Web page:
When people are accused of OUI, they are often also accused of other, less serious offenses. After all, the police need legal justification to pull someone over in the first place, so there is usually some underlying traffic offense that initiated the encounter that resulted in the OUI charge. Three offenses that commonly accompany OUI charges include:
Reckless or Negligent Driving
Many OUI cases involve a charge of negligent operation of a motor vehicle or reckless operation of a motor vehicle. These are separate criminal offenses, with additional criminal penalties and associated license losses. This may happen if a driver is too impaired to drive, that he or she is driving in the opposite lane of travel. However, there are other reasons as to why someone may be operating negligently that are not related to alcohol impairment, such as a medical emergency, texting and driving, or to avoid striking an animal.
Leaving the Scene of Property Damage
Leaving the scene of a car accident is a separate criminal offense that often leads to an OUI investigation. This is because the alleged victim of the “Hit and Run” often calls 9-1-1, and police can locate the alleged perpetrator close to the scene. This offense also carries additional criminal penalties and associated license losses.
Speeding and Marked Lanes Violations
Speeding and marked lanes violations are civil motor vehicle infractions that police officers and state troopers often use as a legal justification for the stop of a vehicle on a public roadway or state highway. When the officer approaches the driver’s window to request the driver’s license and registration, the officer is then in a position to observe possible signs of intoxication, like bloodshot eyes or an open container of alcohol.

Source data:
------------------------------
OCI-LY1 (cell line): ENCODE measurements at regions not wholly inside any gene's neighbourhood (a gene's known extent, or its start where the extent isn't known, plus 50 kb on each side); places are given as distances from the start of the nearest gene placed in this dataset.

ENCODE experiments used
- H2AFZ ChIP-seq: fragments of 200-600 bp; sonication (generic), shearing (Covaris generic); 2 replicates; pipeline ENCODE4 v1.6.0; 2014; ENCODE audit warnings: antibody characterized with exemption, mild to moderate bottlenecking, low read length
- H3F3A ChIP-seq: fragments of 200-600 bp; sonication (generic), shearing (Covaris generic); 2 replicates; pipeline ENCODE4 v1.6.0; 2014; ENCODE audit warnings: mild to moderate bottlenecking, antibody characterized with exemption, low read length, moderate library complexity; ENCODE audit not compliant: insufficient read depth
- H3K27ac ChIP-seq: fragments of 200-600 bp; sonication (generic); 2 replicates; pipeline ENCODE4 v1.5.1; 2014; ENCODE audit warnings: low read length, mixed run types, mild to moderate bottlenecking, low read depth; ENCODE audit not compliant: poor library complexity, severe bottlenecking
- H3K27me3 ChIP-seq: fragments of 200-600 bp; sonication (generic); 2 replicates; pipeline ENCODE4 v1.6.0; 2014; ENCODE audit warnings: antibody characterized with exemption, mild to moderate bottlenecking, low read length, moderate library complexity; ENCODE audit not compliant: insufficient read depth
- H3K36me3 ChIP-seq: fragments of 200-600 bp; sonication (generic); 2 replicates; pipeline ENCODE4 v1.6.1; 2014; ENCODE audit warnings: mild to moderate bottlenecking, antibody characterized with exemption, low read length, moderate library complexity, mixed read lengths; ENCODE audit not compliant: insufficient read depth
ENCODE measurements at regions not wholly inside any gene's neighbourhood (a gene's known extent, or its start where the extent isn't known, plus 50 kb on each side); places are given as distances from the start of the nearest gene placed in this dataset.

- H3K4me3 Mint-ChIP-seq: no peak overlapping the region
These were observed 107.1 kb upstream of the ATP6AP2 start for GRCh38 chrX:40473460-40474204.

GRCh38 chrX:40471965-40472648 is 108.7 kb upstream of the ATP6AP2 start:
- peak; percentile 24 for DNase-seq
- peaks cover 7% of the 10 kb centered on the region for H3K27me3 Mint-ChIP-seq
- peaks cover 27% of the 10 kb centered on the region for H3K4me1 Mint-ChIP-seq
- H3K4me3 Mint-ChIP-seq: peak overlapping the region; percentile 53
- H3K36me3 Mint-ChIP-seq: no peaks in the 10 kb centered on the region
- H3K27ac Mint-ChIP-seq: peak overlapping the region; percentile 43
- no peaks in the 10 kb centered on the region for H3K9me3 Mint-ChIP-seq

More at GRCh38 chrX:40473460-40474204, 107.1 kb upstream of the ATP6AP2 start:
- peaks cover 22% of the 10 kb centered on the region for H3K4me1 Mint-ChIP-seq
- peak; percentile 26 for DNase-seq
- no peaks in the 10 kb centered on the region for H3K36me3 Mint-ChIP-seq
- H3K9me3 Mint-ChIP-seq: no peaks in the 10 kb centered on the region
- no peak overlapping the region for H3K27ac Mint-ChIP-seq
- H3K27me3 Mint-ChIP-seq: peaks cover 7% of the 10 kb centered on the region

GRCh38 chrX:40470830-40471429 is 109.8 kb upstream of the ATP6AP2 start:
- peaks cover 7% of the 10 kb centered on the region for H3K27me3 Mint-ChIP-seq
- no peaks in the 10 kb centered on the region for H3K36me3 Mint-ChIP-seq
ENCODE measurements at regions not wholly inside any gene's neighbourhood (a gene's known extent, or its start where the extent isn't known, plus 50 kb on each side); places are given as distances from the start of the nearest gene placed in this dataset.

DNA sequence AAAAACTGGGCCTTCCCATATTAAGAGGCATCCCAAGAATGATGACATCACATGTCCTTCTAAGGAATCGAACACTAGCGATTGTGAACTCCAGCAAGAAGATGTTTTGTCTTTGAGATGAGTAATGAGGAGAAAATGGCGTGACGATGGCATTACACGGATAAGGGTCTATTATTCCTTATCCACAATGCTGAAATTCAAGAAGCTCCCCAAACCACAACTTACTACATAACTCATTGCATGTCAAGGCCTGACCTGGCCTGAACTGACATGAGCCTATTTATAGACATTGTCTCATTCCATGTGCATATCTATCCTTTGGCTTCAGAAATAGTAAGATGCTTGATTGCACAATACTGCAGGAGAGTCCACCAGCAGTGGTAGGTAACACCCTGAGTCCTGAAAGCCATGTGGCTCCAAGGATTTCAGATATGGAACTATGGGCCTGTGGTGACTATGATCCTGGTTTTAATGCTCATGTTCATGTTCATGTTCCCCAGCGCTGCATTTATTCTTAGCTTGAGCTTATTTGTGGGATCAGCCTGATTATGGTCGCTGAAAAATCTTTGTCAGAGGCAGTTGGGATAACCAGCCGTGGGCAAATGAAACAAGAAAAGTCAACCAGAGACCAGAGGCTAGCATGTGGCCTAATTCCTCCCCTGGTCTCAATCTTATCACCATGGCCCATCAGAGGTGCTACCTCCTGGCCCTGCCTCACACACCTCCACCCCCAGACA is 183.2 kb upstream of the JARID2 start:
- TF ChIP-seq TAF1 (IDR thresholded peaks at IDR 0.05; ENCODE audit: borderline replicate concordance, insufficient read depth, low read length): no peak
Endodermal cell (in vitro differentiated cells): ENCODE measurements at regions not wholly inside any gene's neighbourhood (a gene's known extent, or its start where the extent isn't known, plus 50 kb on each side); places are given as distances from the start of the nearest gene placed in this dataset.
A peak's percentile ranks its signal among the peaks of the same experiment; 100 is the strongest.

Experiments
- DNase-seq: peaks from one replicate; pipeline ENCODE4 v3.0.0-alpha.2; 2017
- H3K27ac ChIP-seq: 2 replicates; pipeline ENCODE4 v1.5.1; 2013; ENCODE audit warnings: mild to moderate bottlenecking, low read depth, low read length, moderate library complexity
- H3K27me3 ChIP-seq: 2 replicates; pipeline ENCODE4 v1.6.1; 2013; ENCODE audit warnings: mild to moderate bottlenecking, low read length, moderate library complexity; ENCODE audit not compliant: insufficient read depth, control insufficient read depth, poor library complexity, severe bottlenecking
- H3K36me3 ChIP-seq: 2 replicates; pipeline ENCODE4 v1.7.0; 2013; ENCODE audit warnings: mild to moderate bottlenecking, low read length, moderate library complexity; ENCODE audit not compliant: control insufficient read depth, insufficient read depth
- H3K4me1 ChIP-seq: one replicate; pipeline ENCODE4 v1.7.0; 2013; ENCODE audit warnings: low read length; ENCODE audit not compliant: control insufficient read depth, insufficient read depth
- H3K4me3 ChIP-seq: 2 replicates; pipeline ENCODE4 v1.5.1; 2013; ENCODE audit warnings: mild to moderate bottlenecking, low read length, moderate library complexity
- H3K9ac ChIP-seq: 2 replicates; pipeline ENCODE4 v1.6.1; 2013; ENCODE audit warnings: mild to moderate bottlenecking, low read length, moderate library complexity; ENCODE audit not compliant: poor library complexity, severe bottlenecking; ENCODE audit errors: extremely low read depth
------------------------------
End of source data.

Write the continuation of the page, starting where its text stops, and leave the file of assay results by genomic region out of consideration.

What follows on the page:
In some cases, an OUI investigation can result from a police officer on stationary patrol on the highway or in a parking lot running the various license plates of passing vehicles. The officer can check to see if the vehicle inspection sticker is expired, or if the registered owner of the vehicle has a suspended license. And like the other enumerated offenses, when the officer approaches the driver’s window to investigate and/or cite the infraction, the officer is then in a position to observe possible signs of intoxication.
Call Us Today to Schedule a Free Case Evaluation
If you have been arrested for drunk driving and accused of additional offenses, it is in your best interest to retain legal counsel immediately. At McCormack Law, we are dedicated to protecting our clients’ rights and work tirelessly to obtain the best possible outcome in every case we take. To schedule your free case evaluation, call our office today or contact us online.
How serious is an OUI?
OUI is a crime, and even a first offense can result in serious consequences, including fines and jail time.
Do I need a lawyer to represent me for an OUI charge?
It is highly advisable for anyone accused of drunk driving to retain an attorney as soon as possible. In most cases, the involvement of an attorney will result in a much better outcome than you would be able to obtain on your own.
Will I definitely be convicted if I blew?
No. There are often defenses available even if you agreed to perform a breathalyzer test.